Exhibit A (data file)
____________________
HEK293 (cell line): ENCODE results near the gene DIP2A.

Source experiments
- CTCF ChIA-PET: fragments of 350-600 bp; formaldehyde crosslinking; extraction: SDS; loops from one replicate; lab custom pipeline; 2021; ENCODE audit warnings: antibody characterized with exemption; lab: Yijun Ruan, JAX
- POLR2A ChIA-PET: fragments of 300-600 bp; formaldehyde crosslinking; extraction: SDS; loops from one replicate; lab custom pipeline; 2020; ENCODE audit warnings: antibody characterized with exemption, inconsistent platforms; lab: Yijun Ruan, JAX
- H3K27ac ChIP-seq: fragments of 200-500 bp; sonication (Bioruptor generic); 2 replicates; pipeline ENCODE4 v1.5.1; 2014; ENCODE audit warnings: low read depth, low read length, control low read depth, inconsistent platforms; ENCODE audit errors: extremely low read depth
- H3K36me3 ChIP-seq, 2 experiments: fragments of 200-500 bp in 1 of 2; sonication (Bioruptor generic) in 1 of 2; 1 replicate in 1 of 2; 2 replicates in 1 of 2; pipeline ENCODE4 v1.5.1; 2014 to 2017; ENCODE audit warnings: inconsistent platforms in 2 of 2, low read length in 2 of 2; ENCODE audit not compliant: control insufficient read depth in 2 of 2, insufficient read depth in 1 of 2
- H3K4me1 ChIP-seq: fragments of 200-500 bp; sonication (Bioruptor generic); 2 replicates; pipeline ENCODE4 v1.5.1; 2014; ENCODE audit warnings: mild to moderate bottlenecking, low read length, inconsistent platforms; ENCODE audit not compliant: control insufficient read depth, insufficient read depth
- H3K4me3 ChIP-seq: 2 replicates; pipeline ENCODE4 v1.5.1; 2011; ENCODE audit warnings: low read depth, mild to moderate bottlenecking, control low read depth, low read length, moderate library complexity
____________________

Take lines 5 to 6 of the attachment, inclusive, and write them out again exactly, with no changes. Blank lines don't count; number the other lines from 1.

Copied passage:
- H3K27ac ChIP-seq: fragments of 200-500 bp; sonication (Bioruptor generic); 2 replicates; pipeline ENCODE4 v1.5.1; 2014; ENCODE audit warnings: low read depth, low read length, control low read depth, inconsistent platforms; ENCODE audit errors: extremely low read depth
- H3K36me3 ChIP-seq, 2 experiments: fragments of 200-500 bp in 1 of 2; sonication (Bioruptor generic) in 1 of 2; 1 replicate in 1 of 2; 2 replicates in 1 of 2; pipeline ENCODE4 v1.5.1; 2014 to 2017; ENCODE audit warnings: inconsistent platforms in 2 of 2, low read length in 2 of 2; ENCODE audit not compliant: control insufficient read depth in 2 of 2, insufficient read depth in 1 of 2